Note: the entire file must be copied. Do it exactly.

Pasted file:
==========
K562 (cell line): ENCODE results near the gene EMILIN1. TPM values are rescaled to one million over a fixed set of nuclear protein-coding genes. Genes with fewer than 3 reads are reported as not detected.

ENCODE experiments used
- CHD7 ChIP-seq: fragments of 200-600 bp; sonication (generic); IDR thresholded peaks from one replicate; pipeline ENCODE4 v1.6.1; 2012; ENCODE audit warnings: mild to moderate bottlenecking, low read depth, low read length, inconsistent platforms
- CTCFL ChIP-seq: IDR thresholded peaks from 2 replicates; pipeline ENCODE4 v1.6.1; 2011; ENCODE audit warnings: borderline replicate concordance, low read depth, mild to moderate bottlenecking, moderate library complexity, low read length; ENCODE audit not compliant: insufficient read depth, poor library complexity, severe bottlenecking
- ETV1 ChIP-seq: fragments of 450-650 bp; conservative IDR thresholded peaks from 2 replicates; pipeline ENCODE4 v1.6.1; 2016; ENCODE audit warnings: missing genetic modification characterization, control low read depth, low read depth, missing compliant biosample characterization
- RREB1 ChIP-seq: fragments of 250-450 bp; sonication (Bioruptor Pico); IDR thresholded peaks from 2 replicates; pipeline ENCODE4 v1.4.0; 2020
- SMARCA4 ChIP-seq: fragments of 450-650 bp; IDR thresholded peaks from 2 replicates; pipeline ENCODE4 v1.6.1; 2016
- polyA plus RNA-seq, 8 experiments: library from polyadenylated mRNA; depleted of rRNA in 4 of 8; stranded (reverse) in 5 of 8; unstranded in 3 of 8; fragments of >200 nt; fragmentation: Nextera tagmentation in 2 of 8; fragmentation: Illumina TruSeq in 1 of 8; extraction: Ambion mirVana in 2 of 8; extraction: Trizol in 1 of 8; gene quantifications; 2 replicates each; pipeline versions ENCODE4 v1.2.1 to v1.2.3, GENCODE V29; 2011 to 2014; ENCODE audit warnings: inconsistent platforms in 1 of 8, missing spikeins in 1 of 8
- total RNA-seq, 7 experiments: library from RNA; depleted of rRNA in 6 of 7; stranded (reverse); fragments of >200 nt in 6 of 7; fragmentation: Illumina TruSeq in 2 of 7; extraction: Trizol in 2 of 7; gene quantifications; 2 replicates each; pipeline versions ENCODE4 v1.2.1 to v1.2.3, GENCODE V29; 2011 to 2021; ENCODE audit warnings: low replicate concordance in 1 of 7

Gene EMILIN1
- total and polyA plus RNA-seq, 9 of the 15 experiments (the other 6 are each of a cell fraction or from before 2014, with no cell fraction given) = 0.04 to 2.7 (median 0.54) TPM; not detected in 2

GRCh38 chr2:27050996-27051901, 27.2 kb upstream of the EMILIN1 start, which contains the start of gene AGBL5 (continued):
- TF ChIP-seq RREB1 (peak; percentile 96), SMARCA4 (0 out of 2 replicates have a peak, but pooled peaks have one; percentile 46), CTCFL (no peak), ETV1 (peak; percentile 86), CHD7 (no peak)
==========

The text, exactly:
K562 (cell line): ENCODE results near the gene EMILIN1. TPM values are rescaled to one million over a fixed set of nuclear protein-coding genes. Genes with fewer than 3 reads are reported as not detected.

ENCODE experiments used
- CHD7 ChIP-seq: fragments of 200-600 bp; sonication (generic); IDR thresholded peaks from one replicate; pipeline ENCODE4 v1.6.1; 2012; ENCODE audit warnings: mild to moderate bottlenecking, low read depth, low read length, inconsistent platforms
- CTCFL ChIP-seq: IDR thresholded peaks from 2 replicates; pipeline ENCODE4 v1.6.1; 2011; ENCODE audit warnings: borderline replicate concordance, low read depth, mild to moderate bottlenecking, moderate library complexity, low read length; ENCODE audit not compliant: insufficient read depth, poor library complexity, severe bottlenecking
- ETV1 ChIP-seq: fragments of 450-650 bp; conservative IDR thresholded peaks from 2 replicates; pipeline ENCODE4 v1.6.1; 2016; ENCODE audit warnings: missing genetic modification characterization, control low read depth, low read depth, missing compliant biosample characterization
- RREB1 ChIP-seq: fragments of 250-450 bp; sonication (Bioruptor Pico); IDR thresholded peaks from 2 replicates; pipeline ENCODE4 v1.4.0; 2020
- SMARCA4 ChIP-seq: fragments of 450-650 bp; IDR thresholded peaks from 2 replicates; pipeline ENCODE4 v1.6.1; 2016
- polyA plus RNA-seq, 8 experiments: library from polyadenylated mRNA; depleted of rRNA in 4 of 8; stranded (reverse) in 5 of 8; unstranded in 3 of 8; fragments of >200 nt; fragmentation: Nextera tagmentation in 2 of 8; fragmentation: Illumina TruSeq in 1 of 8; extraction: Ambion mirVana in 2 of 8; extraction: Trizol in 1 of 8; gene quantifications; 2 replicates each; pipeline versions ENCODE4 v1.2.1 to v1.2.3, GENCODE V29; 2011 to 2014; ENCODE audit warnings: inconsistent platforms in 1 of 8, missing spikeins in 1 of 8
- total RNA-seq, 7 experiments: library from RNA; depleted of rRNA in 6 of 7; stranded (reverse); fragments of >200 nt in 6 of 7; fragmentation: Illumina TruSeq in 2 of 7; extraction: Trizol in 2 of 7; gene quantifications; 2 replicates each; pipeline versions ENCODE4 v1.2.1 to v1.2.3, GENCODE V29; 2011 to 2021; ENCODE audit warnings: low replicate concordance in 1 of 7

Gene EMILIN1
- total and polyA plus RNA-seq, 9 of the 15 experiments (the other 6 are each of a cell fraction or from before 2014, with no cell fraction given) = 0.04 to 2.7 (median 0.54) TPM; not detected in 2

GRCh38 chr2:27050996-27051901, 27.2 kb upstream of the EMILIN1 start, which contains the start of gene AGBL5 (continued):
- TF ChIP-seq RREB1 (peak; percentile 96), SMARCA4 (0 out of 2 replicates have a peak, but pooled peaks have one; percentile 46), CTCFL (no peak), ETV1 (peak; percentile 86), CHD7 (no peak)